we all have our own yardstick to measure stuff by, i can forgive most things happening once. but after that i have to think about my dignity. this is v. important to me personally. i cannot be repeatedly shat on....by anyone.

i let friends shit on me( big time) once. i let family shit on me (big time)once - after that i don't really make much of an effort. with them....this is my own benchmark.

this incident happened once. i wouldnt accept it ever happening again.

the 'public' thing that you mention - ma be a strong factor for me in the 'dignity' stakes

twinsetandpearls Mon 15-Sep-08 09:06:51

Dp accepting that he had anger issues and that the way he spoke to me was bordering on abuse. I also had to accept that I had a role in allowing it to happen. We are still getting there.

mou Mon 15-Sep-08 09:16:34

Going through it NOW...think H has depression but he is in denial and has been a sh*t. Lots of complicated issues but having talkied on MN i think I have to support him now in getting back on his feet as I hope he would if I was in the same place as him, I have learnt to draw a line in the sand though and if he is not willing to go through with the help and make changes then for everybodies sake, there will be no bouncing back. Will see where counselling takes us but am building on inner strength all the time.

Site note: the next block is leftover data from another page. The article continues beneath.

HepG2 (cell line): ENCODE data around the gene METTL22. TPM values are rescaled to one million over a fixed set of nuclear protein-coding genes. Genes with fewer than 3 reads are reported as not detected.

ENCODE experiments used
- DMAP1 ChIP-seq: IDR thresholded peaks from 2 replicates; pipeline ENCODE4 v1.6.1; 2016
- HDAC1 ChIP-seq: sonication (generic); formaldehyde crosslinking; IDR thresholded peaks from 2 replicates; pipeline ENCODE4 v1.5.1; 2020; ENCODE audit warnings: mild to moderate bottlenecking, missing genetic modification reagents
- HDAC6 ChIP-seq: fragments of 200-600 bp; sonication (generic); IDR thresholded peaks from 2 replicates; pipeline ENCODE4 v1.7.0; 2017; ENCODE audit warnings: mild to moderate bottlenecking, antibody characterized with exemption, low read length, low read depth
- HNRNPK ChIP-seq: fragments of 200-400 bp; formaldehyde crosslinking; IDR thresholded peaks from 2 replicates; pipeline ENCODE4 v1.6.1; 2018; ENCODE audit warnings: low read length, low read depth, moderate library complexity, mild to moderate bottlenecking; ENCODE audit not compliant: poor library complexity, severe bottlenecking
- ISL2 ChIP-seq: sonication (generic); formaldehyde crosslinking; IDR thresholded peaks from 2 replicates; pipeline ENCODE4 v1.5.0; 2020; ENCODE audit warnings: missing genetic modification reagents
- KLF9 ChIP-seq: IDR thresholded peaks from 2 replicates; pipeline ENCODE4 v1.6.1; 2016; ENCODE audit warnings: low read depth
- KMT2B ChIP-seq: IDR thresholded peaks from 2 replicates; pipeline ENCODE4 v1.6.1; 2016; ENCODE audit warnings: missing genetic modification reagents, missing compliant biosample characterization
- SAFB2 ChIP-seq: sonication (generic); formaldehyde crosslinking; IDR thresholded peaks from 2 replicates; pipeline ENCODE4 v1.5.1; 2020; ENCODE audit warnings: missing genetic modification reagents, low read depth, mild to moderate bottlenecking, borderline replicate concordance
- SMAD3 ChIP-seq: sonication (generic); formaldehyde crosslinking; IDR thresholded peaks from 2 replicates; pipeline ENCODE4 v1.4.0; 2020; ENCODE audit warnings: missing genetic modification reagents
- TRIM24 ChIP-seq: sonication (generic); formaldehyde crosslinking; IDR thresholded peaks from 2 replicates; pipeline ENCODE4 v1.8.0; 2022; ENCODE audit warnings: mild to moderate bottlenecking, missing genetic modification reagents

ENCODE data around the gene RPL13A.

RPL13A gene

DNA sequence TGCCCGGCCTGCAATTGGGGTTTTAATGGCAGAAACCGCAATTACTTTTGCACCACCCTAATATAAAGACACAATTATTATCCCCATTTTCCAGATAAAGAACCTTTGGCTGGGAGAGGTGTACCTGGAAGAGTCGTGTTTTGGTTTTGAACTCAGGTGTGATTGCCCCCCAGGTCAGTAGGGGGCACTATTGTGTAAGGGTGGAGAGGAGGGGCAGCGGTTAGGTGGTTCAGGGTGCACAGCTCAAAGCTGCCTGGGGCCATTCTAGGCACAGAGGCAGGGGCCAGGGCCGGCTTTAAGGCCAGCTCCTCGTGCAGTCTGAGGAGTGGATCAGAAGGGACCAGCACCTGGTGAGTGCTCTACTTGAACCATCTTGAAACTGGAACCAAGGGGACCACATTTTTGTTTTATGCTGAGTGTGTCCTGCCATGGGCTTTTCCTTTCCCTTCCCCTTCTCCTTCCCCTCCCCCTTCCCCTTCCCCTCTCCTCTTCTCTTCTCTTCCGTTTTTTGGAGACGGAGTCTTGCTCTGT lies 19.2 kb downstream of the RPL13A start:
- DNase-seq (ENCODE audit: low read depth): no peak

DC's more settled but long way to go.
All the best.

onlyjoking9329 Mon 15-Sep-08 09:21:51

we had a few difficulties, we had three children diagnosed with austism within a year DH was in denial for a long time.
DH then diagnosed with terminal cancer was a awful challenge and one that he sadly didn't recover from.

The possibility of my dh going to prison, losing his (very good) job, house etc...

We have been married for 3 years and together for 7 years.
Few months before we got married my Dh his brother and a friend got arrested.
Will try to keep it brief.
Was to do with football/fighting
I saw the video footage and clearly expected it to be dh fault but their punishment seemed so unfair.
The very frequnt trips to court and it hanging over us on our wedding day and honeymoon, not being able to share the burden/stress with many peopleAll this was very very hard. Delaying starting our family because we didnt know what was going to happen.
He ended up with huge fine, suspended sentence, community hours and 5 year football ban(Thankgod)
All of this mainly to do with his huge alcohol issues we have finally overcome.

Minniethemoocher Mon 15-Sep-08 09:34:48

DH being unable to cope with my grief after my Dad died - I nearly left him after 19 years, but we went to counselling and managed to get back together, but I don't know if I will ever truly forgive him for being unable to understand or support me through my grief.... sad I am a lot more "self-contained" as a result...

QuintessentialShadow Mon 15-Sep-08 09:37:18

There is so many. But I think we are in our worst one now. sad

We have survived having ds1. Having ds2 and me falling out with his mum, me having spd and pnd.

We are now struggling to accept and love the people our live experiences has turned us into. Me a shouty bitch. Him a fun loving head in the cloud sort of person with no regard for money, while I sit on the purse strings, in MY homeland where he does not speak the language. Oh, and we are facing financial ruin.

I am too bitter to see his positive sides.

piecesofeight Mon 15-Sep-08 10:11:33

God. So sorry all of you have been through - and are going through - such tough times. Life is sometimes plain f*cking hard.